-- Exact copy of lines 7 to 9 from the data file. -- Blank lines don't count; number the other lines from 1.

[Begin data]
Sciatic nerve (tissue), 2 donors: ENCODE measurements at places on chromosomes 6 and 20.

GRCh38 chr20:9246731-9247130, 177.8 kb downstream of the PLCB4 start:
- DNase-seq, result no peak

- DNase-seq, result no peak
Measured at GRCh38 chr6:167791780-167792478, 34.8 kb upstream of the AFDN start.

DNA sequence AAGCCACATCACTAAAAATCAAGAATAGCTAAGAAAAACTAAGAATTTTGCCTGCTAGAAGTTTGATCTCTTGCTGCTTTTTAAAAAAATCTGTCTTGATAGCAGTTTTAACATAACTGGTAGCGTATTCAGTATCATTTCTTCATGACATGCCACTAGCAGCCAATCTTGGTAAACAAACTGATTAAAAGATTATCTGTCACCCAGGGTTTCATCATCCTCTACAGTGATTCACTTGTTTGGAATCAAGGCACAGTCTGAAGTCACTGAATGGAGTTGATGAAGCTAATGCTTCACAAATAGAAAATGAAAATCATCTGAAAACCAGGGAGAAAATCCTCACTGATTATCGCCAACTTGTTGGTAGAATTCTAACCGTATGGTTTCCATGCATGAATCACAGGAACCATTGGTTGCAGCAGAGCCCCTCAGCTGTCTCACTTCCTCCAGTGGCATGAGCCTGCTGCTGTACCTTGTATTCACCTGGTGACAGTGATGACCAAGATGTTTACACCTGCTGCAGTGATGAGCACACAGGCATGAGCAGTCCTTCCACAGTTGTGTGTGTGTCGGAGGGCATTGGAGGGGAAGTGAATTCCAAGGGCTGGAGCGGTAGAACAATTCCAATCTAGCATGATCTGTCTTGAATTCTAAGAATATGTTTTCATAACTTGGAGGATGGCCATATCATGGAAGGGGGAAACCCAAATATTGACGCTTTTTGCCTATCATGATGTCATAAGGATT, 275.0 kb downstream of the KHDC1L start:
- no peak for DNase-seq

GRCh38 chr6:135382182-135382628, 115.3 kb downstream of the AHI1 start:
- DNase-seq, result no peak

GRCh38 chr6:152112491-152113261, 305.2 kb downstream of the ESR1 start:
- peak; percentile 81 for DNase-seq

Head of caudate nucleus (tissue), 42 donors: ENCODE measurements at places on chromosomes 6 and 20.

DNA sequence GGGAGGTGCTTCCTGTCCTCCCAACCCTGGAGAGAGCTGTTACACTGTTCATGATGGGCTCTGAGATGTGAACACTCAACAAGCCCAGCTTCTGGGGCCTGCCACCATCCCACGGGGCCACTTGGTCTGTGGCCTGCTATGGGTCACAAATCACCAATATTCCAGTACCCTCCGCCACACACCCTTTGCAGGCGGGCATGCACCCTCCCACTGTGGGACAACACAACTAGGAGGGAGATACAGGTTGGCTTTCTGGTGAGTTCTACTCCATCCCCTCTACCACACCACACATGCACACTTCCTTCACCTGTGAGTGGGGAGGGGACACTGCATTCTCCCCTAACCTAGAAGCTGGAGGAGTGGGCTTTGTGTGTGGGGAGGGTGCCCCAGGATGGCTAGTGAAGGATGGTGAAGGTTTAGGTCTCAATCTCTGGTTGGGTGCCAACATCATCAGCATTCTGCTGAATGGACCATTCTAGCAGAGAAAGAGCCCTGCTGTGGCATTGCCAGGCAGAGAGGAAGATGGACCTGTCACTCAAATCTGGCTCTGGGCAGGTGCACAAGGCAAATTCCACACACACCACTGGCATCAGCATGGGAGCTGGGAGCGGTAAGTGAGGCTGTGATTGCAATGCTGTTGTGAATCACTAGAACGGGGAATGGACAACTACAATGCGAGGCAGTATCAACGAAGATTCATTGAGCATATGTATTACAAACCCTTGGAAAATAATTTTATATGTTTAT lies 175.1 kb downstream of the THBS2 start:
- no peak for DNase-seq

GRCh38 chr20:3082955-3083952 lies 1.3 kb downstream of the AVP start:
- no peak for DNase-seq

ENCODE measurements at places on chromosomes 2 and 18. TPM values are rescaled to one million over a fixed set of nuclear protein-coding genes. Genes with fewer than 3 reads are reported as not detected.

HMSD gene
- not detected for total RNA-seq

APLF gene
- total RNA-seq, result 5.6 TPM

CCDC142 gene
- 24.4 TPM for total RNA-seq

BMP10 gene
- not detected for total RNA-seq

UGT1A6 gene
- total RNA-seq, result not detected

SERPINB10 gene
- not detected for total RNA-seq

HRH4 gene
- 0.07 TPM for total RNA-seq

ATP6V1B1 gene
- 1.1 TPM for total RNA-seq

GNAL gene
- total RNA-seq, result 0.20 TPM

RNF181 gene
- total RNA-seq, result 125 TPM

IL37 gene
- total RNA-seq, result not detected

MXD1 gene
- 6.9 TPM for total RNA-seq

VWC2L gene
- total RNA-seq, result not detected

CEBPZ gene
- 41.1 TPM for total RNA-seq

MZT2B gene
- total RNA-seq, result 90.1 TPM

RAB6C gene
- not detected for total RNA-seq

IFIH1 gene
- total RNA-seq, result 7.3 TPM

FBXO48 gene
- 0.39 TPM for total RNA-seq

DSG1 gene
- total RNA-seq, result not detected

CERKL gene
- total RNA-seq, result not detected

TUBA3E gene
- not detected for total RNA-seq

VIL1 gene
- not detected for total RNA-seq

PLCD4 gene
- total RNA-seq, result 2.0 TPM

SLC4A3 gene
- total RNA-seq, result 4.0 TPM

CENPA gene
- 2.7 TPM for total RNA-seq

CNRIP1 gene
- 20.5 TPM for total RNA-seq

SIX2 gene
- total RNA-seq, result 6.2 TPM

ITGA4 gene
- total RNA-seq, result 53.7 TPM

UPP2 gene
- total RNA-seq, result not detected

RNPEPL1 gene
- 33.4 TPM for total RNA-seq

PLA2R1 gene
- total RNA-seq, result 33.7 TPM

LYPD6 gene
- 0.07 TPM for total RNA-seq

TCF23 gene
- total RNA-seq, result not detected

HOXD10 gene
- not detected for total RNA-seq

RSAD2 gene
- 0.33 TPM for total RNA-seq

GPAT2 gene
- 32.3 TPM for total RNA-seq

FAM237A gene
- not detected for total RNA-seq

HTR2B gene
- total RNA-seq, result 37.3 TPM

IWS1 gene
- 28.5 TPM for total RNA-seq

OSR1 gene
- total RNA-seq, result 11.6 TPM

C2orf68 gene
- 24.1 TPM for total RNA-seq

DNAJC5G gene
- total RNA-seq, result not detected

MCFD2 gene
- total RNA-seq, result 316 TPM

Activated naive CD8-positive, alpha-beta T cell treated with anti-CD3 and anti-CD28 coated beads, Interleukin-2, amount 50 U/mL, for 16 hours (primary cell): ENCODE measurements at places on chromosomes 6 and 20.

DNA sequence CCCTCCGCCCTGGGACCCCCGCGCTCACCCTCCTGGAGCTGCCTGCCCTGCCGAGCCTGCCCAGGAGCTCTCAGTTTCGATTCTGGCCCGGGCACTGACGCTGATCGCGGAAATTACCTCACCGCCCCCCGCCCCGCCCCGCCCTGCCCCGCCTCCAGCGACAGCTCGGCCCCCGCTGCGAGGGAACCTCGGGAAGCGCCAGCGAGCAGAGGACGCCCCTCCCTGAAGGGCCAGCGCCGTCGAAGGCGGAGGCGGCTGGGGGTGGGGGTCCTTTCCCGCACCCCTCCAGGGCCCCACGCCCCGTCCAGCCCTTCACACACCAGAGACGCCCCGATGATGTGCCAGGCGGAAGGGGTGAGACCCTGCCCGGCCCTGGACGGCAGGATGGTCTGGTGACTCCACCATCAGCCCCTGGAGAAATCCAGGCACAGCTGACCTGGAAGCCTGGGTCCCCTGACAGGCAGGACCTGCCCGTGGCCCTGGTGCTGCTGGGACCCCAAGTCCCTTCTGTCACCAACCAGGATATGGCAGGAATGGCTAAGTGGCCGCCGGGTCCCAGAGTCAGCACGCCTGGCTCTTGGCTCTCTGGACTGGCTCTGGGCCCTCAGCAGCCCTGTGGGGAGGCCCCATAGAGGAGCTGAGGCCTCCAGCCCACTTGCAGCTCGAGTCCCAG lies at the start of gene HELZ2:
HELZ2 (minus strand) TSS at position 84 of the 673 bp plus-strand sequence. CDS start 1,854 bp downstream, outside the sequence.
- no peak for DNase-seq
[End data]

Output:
- no peak for DNase-seq

GRCh38 chr6:135382182-135382628, 115.3 kb downstream of the AHI1 start:
- DNase-seq, result no peak